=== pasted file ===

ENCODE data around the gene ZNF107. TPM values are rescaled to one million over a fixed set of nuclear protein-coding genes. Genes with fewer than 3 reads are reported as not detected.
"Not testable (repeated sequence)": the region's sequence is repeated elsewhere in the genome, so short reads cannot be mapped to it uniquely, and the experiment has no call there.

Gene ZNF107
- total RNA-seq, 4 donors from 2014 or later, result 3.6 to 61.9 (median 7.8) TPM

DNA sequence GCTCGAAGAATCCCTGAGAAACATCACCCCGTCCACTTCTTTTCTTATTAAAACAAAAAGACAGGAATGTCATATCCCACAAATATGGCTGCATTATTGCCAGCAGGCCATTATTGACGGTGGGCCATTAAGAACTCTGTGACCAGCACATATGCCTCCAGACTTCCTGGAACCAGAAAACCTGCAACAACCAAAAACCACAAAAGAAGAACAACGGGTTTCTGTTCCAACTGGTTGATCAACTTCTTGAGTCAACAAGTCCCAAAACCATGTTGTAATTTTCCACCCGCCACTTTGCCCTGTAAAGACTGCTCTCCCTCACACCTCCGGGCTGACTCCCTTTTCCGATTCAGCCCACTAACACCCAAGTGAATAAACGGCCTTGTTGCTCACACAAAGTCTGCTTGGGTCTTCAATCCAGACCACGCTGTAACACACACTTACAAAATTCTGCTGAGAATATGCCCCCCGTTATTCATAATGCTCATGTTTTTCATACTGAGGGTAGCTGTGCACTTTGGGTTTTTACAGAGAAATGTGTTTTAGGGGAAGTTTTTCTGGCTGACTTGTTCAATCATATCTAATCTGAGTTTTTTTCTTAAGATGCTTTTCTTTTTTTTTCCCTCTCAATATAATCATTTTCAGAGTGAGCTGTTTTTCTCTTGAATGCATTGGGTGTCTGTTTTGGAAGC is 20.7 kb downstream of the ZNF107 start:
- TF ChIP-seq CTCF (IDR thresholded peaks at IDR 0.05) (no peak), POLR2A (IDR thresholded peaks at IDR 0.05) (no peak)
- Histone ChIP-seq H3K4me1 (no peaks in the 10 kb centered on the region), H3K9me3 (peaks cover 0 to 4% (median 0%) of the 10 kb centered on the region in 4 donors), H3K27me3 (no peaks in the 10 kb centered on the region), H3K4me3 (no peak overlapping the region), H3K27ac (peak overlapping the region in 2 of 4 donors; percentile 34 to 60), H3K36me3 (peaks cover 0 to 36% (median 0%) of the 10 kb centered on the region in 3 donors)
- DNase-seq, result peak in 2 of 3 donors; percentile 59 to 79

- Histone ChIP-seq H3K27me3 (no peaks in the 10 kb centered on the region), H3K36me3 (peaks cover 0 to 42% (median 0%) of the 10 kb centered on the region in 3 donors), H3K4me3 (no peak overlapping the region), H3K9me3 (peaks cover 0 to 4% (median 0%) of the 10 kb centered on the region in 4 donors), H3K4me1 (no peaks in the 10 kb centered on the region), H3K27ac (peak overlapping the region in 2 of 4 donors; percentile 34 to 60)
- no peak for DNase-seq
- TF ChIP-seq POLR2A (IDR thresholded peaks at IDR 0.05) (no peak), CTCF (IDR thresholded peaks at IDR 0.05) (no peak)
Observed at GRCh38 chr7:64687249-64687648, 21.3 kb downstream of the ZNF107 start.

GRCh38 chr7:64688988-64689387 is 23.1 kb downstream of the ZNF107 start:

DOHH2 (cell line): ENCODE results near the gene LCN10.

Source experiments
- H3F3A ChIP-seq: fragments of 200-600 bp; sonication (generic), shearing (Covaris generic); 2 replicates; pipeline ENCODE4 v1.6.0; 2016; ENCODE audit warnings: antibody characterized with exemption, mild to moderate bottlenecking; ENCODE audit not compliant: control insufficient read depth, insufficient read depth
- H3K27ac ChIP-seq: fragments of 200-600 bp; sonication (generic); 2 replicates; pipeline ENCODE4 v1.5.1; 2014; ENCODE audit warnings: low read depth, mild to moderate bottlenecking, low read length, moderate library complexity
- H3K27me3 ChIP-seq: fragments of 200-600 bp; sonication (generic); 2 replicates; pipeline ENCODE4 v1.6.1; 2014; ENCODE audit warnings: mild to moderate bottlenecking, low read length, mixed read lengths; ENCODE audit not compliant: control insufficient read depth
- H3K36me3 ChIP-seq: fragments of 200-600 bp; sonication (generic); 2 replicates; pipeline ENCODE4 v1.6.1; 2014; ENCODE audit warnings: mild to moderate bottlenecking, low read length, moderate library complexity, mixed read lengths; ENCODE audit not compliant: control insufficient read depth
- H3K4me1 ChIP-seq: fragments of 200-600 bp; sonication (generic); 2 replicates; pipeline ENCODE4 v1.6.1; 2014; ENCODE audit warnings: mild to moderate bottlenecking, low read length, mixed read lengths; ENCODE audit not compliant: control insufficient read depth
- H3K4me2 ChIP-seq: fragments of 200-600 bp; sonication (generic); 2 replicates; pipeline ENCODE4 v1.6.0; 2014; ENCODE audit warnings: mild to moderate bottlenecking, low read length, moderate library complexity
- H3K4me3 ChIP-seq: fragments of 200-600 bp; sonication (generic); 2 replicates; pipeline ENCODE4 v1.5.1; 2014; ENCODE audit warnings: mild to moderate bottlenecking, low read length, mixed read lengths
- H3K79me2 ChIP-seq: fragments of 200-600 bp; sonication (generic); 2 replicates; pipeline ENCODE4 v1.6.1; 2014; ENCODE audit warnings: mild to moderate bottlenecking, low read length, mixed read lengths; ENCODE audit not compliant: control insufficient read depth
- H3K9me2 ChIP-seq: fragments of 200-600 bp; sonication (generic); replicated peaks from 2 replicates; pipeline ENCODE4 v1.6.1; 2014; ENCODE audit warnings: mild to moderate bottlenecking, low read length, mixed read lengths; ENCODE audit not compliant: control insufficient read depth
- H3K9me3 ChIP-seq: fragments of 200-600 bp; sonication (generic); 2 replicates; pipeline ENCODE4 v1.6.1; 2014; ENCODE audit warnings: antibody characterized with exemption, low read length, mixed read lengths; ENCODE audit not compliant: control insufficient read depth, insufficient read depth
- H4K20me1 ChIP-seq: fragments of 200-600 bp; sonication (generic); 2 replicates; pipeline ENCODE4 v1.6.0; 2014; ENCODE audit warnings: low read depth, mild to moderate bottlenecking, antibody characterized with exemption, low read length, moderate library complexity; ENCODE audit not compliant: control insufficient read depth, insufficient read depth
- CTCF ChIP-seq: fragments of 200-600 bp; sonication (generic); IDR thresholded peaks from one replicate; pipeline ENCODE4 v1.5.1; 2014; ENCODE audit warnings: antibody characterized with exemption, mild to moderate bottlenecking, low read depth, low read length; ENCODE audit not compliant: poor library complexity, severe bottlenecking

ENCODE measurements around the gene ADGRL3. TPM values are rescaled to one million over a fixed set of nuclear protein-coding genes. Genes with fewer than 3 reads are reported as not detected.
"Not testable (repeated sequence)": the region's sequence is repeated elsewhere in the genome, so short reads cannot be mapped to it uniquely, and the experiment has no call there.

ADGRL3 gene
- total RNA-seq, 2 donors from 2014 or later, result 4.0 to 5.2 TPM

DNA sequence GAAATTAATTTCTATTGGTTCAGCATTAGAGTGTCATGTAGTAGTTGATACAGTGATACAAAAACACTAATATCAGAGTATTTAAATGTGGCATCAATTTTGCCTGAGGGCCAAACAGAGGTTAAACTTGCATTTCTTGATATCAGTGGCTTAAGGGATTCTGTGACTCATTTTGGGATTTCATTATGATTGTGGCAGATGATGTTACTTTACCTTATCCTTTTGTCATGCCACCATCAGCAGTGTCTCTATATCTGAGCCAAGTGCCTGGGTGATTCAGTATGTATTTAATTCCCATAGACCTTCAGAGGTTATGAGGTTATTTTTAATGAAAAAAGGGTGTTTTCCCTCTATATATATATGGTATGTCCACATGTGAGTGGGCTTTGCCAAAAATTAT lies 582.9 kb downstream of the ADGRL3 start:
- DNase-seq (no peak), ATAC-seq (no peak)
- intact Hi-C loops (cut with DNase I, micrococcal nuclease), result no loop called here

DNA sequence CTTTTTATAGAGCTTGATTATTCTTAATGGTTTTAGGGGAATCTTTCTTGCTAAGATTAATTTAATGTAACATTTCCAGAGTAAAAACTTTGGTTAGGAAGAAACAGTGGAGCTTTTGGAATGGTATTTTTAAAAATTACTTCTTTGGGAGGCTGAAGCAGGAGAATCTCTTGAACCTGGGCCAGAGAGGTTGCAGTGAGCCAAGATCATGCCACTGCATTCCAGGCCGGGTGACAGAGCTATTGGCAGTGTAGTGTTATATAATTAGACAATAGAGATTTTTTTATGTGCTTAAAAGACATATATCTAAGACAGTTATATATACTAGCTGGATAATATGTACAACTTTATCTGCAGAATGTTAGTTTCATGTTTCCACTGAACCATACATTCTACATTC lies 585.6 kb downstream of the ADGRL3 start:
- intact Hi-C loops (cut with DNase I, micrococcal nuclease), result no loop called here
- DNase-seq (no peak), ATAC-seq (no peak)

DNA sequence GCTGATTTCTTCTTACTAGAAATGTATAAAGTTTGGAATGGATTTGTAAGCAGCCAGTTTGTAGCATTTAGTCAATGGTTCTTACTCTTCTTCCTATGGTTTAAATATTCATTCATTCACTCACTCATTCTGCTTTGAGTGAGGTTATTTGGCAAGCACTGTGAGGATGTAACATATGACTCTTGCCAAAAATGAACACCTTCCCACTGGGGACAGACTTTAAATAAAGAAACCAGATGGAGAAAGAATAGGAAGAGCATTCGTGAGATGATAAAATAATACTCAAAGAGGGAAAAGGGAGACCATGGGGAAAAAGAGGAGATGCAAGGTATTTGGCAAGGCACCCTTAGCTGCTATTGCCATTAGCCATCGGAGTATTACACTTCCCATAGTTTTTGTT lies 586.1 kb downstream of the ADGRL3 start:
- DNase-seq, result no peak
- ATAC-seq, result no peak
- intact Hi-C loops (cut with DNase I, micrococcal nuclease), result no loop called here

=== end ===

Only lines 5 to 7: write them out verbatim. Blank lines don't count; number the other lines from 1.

DNA sequence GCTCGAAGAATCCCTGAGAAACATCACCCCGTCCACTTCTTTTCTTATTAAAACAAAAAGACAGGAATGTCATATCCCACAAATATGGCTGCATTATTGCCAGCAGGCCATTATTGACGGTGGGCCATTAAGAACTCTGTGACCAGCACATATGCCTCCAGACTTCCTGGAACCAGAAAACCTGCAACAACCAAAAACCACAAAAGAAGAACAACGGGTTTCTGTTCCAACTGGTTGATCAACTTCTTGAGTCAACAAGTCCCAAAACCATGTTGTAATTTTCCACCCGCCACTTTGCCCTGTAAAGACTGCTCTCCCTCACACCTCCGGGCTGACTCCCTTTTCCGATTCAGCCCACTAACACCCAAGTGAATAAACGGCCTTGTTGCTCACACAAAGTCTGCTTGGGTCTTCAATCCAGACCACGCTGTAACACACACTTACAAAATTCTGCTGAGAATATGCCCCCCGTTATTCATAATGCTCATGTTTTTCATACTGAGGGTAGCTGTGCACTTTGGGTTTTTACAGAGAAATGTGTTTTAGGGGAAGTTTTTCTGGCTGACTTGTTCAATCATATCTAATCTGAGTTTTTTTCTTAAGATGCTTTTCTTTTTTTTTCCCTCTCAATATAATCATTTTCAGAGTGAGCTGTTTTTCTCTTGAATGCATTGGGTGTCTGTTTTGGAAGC is 20.7 kb downstream of the ZNF107 start:
- TF ChIP-seq CTCF (IDR thresholded peaks at IDR 0.05) (no peak), POLR2A (IDR thresholded peaks at IDR 0.05) (no peak)
- Histone ChIP-seq H3K4me1 (no peaks in the 10 kb centered on the region), H3K9me3 (peaks cover 0 to 4% (median 0%) of the 10 kb centered on the region in 4 donors), H3K27me3 (no peaks in the 10 kb centered on the region), H3K4me3 (no peak overlapping the region), H3K27ac (peak overlapping the region in 2 of 4 donors; percentile 34 to 60), H3K36me3 (peaks cover 0 to 36% (median 0%) of the 10 kb centered on the region in 3 donors)